By now, this controversial post on Polygon has made its rounds and got nerd panties up in bunches. I thought of writing something about it not because I have anything to prove, but merely to express a bit of my incredulity on the subject, which is a moot and futile point anyway. But since I don’t take myself too seriously, I’ll make an ass out of myself anyway by putting on my pretentio-hat and stretch my pseudo-intellect to analyze this whole “video games as art” topic, just like hundreds of thousands of times before by other pretentious pseudo-intellectual pricks before me.
Mind you, it’s actually an excerpt from a book by a guy named Phil Owens. Through a Google search, I found out that he’s basically this guy. I read through the excerpt and found myself agreeing to a lot of its points. It’s actually not bad; controversy only comes from the reactions, most likely by those who didn’t actually read it and just reacted from the title or stereotype of “video games are not art” alone.
This isn’t entirely a reaction to the article, but also adding my own two cents to this age-old discussion on video games as art.
A Couple of Reactions to the Polygon Article
Then you find reaction posts like this one on Medium, which you’d first think is a fair assessment of the post, but only if you didn’t read it first. I’m not saying that I totally agree with everything Mr. Owen wrote (especially his argument on video games refusing to grow up), but he did make some good points. That Medium post also has some good points, although it’s mostly smothered by a thick layer of “that man is absolutely wrong”.
Then there’s TotalBiscuit’s video response. I have to admit that I’m a fan of John Bain’s work, so there may be a bit of bias here. However, I can’t say that the points he made here are wrong.
Old and Tired Arguments
There were times when genres we now see as art these days were ridiculed as not art before when they first appeared. To hell with this whole notion of a creative product being “not art” by a pompous and close-minded few, audiences will consume whatever is fun and/or compelling anyway. Good shit that gets enough visibility will almost always gain traction, whether you or critics find it to be crap.
But despite that, it’s still an important question to ask because it serves as a litmus test for the medium’s progress in its refinement. Back in the day, there was only so many bytes you could jam into a cartridge or floppy disk, so storytelling was limited. But once technology advanced, we got Half-Life and various other titles that had so much narrative packed into them. Now here we are with games like The Last of Us and so on that pushed it even further.
From the way I see it, most of what Mr. Owen wrote about is how most games have clumsily told stories through cutscenes and dialogue sequences that broke things up. To say that a narrative experience feels too much like a video game is somehow wrong is rather silly; it’s still supposed to be a video game.
He compares video games to film, which is absolutely pointless. Film has had a whole lot more time to develop through multiple generations who practiced it over many decades, and it is a visual medium that is only meant to be watched. I’m not saying that film is easy, but there are a lot more variables involved with an interactive medium like video games.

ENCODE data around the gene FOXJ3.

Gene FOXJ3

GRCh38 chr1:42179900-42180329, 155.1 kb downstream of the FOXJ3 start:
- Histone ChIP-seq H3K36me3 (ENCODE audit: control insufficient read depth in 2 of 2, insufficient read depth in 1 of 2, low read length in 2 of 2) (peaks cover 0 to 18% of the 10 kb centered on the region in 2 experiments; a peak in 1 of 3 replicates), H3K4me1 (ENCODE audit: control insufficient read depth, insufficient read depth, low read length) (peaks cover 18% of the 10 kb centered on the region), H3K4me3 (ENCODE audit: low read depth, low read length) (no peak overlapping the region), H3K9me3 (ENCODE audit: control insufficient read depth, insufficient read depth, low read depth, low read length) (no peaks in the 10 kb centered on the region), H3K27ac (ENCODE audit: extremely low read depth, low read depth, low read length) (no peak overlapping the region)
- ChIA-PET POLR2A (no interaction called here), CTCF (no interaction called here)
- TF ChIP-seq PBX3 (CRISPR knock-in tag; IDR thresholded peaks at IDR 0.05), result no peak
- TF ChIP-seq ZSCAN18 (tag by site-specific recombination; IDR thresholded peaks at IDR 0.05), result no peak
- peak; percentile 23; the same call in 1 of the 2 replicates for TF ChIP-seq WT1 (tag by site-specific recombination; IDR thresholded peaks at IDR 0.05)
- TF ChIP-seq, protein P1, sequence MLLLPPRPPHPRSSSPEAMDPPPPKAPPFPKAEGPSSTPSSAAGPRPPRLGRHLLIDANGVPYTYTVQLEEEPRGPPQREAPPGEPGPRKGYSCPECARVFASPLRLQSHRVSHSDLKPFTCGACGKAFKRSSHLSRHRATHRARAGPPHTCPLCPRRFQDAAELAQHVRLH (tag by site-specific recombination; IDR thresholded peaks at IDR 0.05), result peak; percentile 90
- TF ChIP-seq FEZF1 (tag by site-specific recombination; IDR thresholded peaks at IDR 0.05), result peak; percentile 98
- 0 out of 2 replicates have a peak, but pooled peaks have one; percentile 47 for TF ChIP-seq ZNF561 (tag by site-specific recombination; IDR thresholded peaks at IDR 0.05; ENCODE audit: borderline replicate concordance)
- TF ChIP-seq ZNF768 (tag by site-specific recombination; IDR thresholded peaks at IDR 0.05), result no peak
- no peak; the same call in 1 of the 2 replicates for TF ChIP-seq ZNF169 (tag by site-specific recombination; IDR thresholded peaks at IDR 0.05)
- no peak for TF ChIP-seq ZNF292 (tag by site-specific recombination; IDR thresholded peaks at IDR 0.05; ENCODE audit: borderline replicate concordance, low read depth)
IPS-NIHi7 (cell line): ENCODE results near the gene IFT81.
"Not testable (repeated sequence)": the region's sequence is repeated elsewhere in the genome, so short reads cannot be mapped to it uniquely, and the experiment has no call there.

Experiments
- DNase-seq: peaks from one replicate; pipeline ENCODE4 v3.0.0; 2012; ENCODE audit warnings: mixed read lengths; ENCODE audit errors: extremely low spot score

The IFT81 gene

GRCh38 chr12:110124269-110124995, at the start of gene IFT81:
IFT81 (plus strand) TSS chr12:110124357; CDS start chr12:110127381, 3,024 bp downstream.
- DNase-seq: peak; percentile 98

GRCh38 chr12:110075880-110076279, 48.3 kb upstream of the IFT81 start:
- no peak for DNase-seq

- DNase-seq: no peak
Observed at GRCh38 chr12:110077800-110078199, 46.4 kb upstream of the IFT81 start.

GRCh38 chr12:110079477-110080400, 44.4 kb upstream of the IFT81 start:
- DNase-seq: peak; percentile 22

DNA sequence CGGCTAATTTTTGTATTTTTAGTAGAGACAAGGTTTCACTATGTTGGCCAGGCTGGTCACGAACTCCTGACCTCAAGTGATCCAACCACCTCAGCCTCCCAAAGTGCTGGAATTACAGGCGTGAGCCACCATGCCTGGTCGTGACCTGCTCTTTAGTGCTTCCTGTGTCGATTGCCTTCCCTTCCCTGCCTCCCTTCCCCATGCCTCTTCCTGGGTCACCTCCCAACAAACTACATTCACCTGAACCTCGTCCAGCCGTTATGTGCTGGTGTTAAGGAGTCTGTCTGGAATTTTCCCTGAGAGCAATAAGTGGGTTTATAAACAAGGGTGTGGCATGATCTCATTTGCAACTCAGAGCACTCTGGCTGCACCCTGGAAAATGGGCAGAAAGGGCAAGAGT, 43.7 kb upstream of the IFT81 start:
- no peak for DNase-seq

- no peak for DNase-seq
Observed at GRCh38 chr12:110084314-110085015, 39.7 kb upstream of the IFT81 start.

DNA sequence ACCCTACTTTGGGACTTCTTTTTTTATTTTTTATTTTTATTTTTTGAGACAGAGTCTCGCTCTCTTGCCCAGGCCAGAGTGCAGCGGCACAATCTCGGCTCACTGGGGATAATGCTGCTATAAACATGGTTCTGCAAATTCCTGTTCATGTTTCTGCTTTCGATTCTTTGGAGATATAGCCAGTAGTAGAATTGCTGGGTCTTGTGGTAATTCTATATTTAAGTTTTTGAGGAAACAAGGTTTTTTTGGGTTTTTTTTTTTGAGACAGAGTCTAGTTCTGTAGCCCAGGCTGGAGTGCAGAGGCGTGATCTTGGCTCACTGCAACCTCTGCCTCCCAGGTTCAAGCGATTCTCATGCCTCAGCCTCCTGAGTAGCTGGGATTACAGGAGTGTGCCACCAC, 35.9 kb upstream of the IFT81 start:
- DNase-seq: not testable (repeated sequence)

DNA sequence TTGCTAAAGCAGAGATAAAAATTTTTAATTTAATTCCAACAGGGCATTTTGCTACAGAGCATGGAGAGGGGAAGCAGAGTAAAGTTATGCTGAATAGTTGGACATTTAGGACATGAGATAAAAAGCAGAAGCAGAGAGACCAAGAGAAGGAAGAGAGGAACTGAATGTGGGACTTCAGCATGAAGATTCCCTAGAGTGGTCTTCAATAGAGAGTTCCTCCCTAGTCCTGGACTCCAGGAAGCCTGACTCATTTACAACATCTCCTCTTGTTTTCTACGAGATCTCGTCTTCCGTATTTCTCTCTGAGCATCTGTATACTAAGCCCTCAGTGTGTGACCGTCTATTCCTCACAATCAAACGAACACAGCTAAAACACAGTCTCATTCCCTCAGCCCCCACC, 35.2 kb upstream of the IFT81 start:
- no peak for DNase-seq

Once again, fucking apples and goddamn oranges. (He fell into the same trap as Roger Ebert did.)
He then turns towards “video game logic” as the weak link in the chain. He does point out that it’s not inherently bad, but also being meaningless beyond their function as a gameplay device. I see video game logic as that plant that is constantly being made to grow straight; you can’t simply leave it on its own and expect it to turn out alright.
Realism is still a goal for many developers, and we’ve seen constant strides towards that direction. Perhaps most attempts end up not solving the problem entirely, but that’s just how evolution is. It’s never a 45-degree upward angle on the chart, but a series of ups and downs.
If that’s what he’s really ragging on about, then I think he’s chasing his own tail. Sure, they’re still valid arguments, but it’s like telling a cat where to shit and expecting it to actually obey right off the bat.
There is No Refusal to Grow; Evolution is Inevitable
I disagree with Mr. Owen’s argument that the video game industry refuses to grow up. It’s like saying that film is being stunted by directors who decide to shoot in black-and-white. (Horrible argument there, but that’s all I can think of.)
It’s a sensationalist subtitle that must have been put there just to sell his ebook. When you read it, you may find yourself nodding to most of it, then perhaps you forget about the main argument once you finish it. At least from the excerpt, you can agree to most of it, but not find the punctuation mark that seals the deal.
Maybe I should read the rest of the ebook, but I personally have doubts as to how he proves that the industry actually does refuse to grow up.
From Half-Life to something like Metal Gear Solid V: The Phantom Pain, with 17 years between them, where is the refusal to grow? Maybe you can argue that there hasn’t been much development between the two as desired—disregarding technical improvements—because video game logic still pervades (and perverts), but is that really where this whole debate lies?
Is it really just about video games being video games, and thus not being equal to film that also has its own set of rules as well? If that’s all there is to it, then I really don’t see it.
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